In late December, shortly after joining the POST team, I heard about this crazy 48-mile trail run by POST board member Sean Dempsey.

This is one of those stories that you hear from someone, who heard it from someone else, sort of a thing. I wasn’t sure how much to believe. It just seemed too cool to be true, so we caught up with Sean to get the details firsthand.

And it’s all true (see map below).

sean_dempsey_big_basinOn July 18, 2015, Sean left his home in Los Altos at 6:30 a.m. and headed west toward the Pacific Ocean (yeah, I’m imagining that scene from Forrest Gump too). He had run the first 15 miles of the route before so he knew where he was headed and that some of the toughest terrain was right at the beginning near Monte Bello Road.

After completing about half the total distance, he met up with his dad at Waterman Gap in Big Basin State Park to refuel and top off his hydration pack. From there, it was a long descent to the beach.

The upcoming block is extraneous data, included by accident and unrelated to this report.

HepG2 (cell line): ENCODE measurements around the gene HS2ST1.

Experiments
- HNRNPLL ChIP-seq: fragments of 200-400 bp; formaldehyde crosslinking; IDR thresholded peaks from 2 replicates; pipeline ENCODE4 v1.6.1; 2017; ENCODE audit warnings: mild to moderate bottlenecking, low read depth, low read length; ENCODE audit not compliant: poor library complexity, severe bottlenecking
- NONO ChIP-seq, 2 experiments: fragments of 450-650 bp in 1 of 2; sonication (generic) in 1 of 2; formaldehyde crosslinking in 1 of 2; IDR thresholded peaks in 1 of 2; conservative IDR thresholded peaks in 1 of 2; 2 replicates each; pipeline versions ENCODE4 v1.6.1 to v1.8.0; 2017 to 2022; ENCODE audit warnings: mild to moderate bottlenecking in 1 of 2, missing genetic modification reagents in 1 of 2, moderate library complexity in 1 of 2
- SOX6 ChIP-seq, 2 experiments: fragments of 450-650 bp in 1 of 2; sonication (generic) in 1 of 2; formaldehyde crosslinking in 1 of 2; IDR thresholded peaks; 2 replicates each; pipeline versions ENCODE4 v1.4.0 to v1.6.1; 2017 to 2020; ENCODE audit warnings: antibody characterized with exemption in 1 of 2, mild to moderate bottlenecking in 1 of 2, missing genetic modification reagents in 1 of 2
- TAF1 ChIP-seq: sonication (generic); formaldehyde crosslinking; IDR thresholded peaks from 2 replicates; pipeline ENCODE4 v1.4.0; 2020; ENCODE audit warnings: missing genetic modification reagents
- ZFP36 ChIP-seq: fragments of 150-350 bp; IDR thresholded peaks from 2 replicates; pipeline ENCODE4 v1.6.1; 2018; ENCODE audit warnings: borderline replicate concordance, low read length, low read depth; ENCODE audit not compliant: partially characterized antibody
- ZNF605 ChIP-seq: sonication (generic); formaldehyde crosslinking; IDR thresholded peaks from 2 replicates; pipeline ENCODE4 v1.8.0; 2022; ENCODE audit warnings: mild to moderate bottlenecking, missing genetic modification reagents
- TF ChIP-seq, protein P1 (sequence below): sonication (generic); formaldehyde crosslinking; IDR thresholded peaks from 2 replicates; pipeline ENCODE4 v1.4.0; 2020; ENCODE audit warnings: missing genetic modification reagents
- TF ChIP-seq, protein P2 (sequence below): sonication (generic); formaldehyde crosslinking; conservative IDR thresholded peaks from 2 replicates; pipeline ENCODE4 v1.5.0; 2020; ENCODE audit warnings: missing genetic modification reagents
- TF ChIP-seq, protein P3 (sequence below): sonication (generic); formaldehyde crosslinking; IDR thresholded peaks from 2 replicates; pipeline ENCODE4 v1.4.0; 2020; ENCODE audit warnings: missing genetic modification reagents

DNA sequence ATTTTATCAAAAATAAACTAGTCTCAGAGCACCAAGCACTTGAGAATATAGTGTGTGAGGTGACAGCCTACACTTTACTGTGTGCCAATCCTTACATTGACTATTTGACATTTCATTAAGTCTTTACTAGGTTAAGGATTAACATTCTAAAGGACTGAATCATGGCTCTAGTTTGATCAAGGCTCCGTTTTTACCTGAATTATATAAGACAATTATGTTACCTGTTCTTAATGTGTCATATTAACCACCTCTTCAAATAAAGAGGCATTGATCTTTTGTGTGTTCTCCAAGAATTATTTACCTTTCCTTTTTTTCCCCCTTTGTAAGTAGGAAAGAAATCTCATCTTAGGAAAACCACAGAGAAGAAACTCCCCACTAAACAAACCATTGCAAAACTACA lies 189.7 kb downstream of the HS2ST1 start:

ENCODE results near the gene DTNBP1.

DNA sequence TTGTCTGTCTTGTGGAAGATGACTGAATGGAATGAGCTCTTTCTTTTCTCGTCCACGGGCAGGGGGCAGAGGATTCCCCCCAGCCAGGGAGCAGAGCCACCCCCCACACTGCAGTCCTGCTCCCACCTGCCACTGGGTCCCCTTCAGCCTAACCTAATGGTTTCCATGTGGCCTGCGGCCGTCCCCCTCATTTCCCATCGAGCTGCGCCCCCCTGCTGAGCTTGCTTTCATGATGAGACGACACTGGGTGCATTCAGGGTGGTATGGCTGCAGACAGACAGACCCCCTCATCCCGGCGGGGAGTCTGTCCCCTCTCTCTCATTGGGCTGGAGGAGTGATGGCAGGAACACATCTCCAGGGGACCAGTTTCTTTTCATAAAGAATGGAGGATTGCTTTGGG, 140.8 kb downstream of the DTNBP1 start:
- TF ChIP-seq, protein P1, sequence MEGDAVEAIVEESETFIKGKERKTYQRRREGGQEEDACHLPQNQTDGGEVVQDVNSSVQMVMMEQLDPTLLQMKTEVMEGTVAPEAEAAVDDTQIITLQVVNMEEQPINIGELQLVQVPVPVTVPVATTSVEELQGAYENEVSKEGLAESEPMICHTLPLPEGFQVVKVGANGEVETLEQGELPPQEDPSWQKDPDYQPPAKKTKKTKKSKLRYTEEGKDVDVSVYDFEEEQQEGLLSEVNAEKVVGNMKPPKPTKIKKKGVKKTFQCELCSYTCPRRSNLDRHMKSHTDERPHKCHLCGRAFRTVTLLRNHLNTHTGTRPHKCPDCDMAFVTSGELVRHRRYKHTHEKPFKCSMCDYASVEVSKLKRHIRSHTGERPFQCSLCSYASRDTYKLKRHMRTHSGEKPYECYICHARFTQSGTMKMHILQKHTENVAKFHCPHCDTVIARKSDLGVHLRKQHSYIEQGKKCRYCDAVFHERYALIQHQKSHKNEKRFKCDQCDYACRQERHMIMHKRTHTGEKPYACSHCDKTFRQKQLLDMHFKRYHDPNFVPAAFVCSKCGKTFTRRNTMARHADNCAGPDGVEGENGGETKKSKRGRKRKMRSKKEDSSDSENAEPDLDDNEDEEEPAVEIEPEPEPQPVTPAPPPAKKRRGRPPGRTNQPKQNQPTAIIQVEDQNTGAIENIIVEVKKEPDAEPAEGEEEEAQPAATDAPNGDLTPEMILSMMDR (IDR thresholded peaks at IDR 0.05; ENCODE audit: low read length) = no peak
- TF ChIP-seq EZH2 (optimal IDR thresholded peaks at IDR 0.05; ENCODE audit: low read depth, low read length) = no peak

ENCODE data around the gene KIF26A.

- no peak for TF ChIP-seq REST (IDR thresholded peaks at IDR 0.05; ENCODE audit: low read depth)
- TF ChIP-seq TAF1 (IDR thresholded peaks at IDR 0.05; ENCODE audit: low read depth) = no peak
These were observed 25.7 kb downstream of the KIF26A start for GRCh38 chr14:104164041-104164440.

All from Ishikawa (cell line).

Sean has been running for a long time. In fact, it was running that connected him with POST. While out for a run one day at Arastradero Preserve, he thought to himself, “I wonder if there’s an organization I could support that helps protect open spaces like this one?”

The rest, they say, is history.

After a little over 10 hours of running, Sean reached Waddell Beach at 4:45 in the afternoon, running straight into the ocean to cool off.

His dad drove down the hill to meet him and celebwaddell_beach_POST_dempseyrate. He had made it! He had literally stepped out of his front door and ran all the way to the beach.

What’s remarkable about this run, aside from it’s superhuman distance, is that Sean was able to complete all but two of the 48-miles on connected trails, without trespassing (2 miles were on roads). It’s a great testament to how special the Peninsula is and how fortunate we are to have such an extensive trail systems right in our backyard.

I’m comforted to hear Sean’s story. It gives me great peace of mind to know that this trail system exists, allowing us to escape, and go the distance.

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About Post

Peninsula Open Space Trust (POST) protects open space on the Peninsula and in the South Bay for the benefit of all. Since its founding in 1977, POST has been responsible for saving more than 87,000 acres as permanently protected land in San Mateo, Santa Clara and Santa Cruz counties. Learn more

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